People remember emotions more than facts. That’s why storytelling is so powerful in a speech.

4. Congruency

Your body language must match your verbal message.

Gestures must be relevant to the phrases being used at the time, otherwise there is a danger of giving your audience conflicting messages.

Facial gestures can be most effective. For example an animated facial expression can greatly enhance your speech and help build rapport.

Mirroring and matching the body language of individuals in your audience is also a very powerful way to build audience rapport.

5. Slow Deliberate Movements

This is the most powerful way to use hand gestures.

Nothing rushed - nothing fast.

This will give you more stage presence and charisma and hence make you more believable and credible as a speaker.

Because this is often a new skill and conflicting with all the anxiety and adrenalin in your body, it takes practice to achieve this skill.

There is a lot going on in a speech.

You will be working the stage, giving a presentation, talking, trying to make eye contact, trying to give hand gestures, remembering your content, working the visuals, and mixing it up every seven minutes using the DARE principle. That’s a lot of things to do at once.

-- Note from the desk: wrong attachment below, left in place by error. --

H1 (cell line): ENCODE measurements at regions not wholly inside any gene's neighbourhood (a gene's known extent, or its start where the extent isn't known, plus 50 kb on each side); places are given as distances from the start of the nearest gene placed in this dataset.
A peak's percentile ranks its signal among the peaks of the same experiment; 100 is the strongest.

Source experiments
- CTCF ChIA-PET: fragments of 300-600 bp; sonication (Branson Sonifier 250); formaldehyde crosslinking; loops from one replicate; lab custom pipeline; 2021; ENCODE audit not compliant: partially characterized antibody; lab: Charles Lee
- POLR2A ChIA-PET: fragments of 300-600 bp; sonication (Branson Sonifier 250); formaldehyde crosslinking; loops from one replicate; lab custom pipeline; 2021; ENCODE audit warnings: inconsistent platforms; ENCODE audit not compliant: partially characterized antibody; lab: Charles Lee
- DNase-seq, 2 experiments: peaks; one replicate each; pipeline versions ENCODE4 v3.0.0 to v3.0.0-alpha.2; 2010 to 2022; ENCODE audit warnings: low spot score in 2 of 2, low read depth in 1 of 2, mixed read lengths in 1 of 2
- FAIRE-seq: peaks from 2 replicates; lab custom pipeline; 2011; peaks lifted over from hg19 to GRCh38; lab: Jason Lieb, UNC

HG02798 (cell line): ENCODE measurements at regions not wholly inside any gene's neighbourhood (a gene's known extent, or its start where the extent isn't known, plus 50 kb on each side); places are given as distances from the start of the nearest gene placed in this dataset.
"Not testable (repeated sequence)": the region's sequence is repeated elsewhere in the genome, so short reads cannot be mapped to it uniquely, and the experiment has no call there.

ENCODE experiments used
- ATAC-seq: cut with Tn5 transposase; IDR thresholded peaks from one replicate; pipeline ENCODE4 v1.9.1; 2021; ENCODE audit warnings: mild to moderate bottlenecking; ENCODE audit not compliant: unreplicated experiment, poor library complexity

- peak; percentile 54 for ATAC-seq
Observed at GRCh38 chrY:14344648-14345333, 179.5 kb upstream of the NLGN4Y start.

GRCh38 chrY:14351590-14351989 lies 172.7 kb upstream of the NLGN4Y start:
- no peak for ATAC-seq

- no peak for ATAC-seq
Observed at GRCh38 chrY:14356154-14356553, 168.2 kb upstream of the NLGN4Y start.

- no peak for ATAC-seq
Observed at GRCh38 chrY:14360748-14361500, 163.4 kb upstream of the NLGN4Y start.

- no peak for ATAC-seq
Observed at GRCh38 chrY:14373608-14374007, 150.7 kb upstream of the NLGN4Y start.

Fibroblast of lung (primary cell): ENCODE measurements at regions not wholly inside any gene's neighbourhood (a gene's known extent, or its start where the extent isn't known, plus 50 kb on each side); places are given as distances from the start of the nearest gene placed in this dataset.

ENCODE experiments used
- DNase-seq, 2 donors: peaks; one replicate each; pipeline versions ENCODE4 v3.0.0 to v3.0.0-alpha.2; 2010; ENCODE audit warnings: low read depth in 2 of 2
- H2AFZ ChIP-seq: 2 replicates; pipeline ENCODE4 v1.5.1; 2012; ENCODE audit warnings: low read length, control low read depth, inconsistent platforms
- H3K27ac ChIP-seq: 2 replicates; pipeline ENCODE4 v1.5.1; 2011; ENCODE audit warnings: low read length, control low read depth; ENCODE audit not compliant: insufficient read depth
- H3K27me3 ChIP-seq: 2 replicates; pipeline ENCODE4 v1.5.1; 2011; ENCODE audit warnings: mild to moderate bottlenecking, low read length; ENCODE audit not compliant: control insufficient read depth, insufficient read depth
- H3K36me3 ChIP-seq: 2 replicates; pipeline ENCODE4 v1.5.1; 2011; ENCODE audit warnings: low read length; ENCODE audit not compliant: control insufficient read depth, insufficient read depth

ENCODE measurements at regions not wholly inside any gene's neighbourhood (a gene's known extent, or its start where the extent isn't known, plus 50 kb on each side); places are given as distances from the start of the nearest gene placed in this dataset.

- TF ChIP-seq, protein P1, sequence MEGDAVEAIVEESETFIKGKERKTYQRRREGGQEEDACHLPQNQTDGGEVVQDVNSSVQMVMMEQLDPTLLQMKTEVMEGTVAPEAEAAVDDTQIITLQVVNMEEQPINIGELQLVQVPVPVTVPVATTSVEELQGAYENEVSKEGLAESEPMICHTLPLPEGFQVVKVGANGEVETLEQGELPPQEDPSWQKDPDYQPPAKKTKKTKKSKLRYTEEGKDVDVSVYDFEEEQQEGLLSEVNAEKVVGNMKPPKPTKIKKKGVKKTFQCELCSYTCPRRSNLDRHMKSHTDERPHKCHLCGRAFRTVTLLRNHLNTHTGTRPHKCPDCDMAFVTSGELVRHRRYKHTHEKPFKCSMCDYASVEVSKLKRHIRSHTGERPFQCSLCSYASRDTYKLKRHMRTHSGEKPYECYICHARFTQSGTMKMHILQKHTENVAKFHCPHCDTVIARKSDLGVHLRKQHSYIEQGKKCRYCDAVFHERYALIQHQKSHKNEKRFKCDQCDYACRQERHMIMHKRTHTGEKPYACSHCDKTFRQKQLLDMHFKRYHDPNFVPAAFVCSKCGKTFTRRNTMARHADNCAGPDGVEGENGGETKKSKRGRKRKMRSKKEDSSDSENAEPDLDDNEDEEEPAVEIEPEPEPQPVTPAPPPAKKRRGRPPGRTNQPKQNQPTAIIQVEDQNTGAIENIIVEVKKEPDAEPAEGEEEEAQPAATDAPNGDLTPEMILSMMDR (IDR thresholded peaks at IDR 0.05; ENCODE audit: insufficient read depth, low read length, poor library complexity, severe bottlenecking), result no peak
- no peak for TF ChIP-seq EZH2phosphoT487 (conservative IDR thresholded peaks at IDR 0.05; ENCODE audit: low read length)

You need to practice progressively. Start by taking small steps.

It does takes practice, some say 10,000 hours to master a good speech, but over time you become better and better. If you watch yourself back on video you will see that is very normal to be more animated than less animated.

So the best rule is - if hand gestures are supporting the delivery of you message then generally they will add value to your speech. 

But if the hand gestures are taking away from the supporting of your message then generally it’s going to weaken the impact of your presentation.

As for me, I like slow and deliberate hand gestures. 

Please consider my next public speaking course on Tuesday August 12th 2014. Book here.